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Classes help gardeners get ready for spring
by JENNIFFER WARDELL
Mar 26, 2014 | 826 views | 0 0 comments | 16 16 recommendations | email to a friend | print
A HIGH TUNNEL GREENHOUSE can give plants an early start.                         Courtesy photo
A HIGH TUNNEL GREENHOUSE can give plants an early start. Courtesy photo
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KAYSVILLE - A little training makes everything easier, including gardening. 

The USU Botanical Center is ready to help growers of all kinds get a jump-start on the season with their High Tunnel Building Workshop, set for March 28 at 10 a.m., and a series of landscape design classes starting April 2. 

The workshop, which will be held at the center, will walk students through the process of building their own high tunnel. The constructions, which serve a similar function to a greenhouse but cost much less, allow gardeners to plant earlier in the season than they could without the tunnel.

“It’s great for backyard hobbyists and growers looking to produce vegetables for farmer’s markets,” said Britney Hunter, assistant professor in Horticulture at the USU extension. “The biggest benefit is getting a head start on spring.”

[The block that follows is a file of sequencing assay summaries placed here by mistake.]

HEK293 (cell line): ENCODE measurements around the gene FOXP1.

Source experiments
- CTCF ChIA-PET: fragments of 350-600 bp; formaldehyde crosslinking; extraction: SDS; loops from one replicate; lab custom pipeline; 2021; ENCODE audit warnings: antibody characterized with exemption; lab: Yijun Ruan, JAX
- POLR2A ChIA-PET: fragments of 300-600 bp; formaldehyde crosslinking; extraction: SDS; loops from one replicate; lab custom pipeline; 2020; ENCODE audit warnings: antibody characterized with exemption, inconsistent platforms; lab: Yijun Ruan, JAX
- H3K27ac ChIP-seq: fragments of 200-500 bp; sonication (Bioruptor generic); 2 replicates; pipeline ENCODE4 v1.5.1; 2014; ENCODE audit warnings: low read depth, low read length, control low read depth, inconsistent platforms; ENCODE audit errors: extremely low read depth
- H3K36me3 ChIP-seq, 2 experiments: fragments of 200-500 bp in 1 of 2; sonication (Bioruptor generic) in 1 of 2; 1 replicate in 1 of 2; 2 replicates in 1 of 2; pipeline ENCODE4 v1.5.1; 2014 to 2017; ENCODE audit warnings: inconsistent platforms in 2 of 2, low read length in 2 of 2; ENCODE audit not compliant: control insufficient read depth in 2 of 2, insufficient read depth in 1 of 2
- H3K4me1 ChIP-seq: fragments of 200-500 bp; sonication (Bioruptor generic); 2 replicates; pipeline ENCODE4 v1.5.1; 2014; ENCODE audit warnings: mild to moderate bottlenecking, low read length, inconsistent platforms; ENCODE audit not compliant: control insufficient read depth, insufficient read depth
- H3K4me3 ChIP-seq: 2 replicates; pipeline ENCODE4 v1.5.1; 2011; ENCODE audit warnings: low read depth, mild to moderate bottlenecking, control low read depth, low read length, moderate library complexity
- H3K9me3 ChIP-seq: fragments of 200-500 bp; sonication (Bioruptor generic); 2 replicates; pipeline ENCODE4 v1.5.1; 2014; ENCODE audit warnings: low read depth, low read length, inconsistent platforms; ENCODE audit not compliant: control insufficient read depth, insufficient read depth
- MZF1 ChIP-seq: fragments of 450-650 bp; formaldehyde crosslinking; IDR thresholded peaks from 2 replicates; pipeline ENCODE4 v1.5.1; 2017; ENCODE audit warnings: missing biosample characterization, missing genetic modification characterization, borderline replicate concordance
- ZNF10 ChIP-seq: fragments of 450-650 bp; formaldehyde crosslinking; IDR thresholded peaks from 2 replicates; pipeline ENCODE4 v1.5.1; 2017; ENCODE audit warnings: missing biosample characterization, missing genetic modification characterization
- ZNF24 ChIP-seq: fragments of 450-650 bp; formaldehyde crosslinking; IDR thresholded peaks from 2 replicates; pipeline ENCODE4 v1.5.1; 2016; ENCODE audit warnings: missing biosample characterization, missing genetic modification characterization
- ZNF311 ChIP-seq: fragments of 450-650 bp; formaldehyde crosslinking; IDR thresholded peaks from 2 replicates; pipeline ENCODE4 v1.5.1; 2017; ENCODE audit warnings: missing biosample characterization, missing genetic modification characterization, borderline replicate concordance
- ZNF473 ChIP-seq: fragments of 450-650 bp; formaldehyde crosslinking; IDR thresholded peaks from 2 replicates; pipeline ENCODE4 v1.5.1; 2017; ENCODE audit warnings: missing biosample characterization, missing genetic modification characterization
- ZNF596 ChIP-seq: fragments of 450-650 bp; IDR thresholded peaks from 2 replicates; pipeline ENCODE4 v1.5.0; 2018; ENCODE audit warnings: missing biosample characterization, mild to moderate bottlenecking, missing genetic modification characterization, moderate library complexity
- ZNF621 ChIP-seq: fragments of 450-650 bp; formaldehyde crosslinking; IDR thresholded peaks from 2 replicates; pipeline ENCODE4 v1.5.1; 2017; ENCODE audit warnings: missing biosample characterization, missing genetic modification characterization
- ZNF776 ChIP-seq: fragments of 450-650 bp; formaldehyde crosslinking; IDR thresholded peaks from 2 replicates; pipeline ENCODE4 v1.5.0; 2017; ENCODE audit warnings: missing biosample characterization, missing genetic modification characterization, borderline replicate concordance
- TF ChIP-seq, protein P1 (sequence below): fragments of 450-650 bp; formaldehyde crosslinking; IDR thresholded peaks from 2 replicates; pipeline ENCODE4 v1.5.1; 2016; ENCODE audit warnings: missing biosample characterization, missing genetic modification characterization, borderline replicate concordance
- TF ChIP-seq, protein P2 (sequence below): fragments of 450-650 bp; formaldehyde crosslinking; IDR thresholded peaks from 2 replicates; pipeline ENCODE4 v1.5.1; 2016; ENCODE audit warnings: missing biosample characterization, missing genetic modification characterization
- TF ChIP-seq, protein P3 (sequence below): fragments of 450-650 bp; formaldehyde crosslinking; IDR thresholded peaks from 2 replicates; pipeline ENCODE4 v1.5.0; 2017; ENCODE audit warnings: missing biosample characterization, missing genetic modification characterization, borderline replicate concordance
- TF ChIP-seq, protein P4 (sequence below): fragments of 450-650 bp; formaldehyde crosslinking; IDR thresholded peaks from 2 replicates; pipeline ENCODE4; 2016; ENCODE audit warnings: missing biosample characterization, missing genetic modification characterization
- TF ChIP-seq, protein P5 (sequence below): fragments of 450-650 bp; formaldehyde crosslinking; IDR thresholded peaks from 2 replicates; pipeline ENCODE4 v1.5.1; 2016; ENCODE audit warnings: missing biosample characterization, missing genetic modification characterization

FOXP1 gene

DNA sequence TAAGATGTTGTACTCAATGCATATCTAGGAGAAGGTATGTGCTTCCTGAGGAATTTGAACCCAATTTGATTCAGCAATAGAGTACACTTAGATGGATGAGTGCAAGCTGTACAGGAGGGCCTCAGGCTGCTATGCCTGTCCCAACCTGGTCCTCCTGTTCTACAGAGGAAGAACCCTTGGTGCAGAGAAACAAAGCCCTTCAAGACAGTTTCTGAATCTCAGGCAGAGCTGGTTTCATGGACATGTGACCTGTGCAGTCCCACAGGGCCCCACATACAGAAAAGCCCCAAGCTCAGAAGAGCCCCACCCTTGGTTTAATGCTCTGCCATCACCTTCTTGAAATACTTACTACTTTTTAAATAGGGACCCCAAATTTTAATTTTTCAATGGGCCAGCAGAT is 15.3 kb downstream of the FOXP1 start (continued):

A partially built 42-foot by 14-foot tunnel will be on hand during the workshop as a visual aid, and participants will be on hand to watch it get finished. Tunnels of that size can accommodate several different types of fruits and vegetables, including raspberries, tomatoes, peppers and spinach. 

“With our weather, it helps you get a good harvest before the ground freezes,” said Hunter. “And if you’re taking the produce to market, you can sell it for more if you have it early.”

Though the class itself only costs $19 for the general public, Hunter estimates that the materials for building your own high tunnel will cost about $500. The biggest cost is the plastic used to cover the framework, though it’s not an expense you’ll have to account for every year. 

“It lasts up to four years, but then you have to replace it,” she said.  

The five-part Landscape Design Series, held up at the Ogden Botanical Gardens, will walk gardeners through the process of designing, drawing and selecting the plants for their landscape plan. In addition, course instructors will privately review your plan on the last day of class and offer suggestions. 

For prices, registration and more information, visit usubotanicalcenter.org and click on the “Events” column on the right-hand side of the page. 

 
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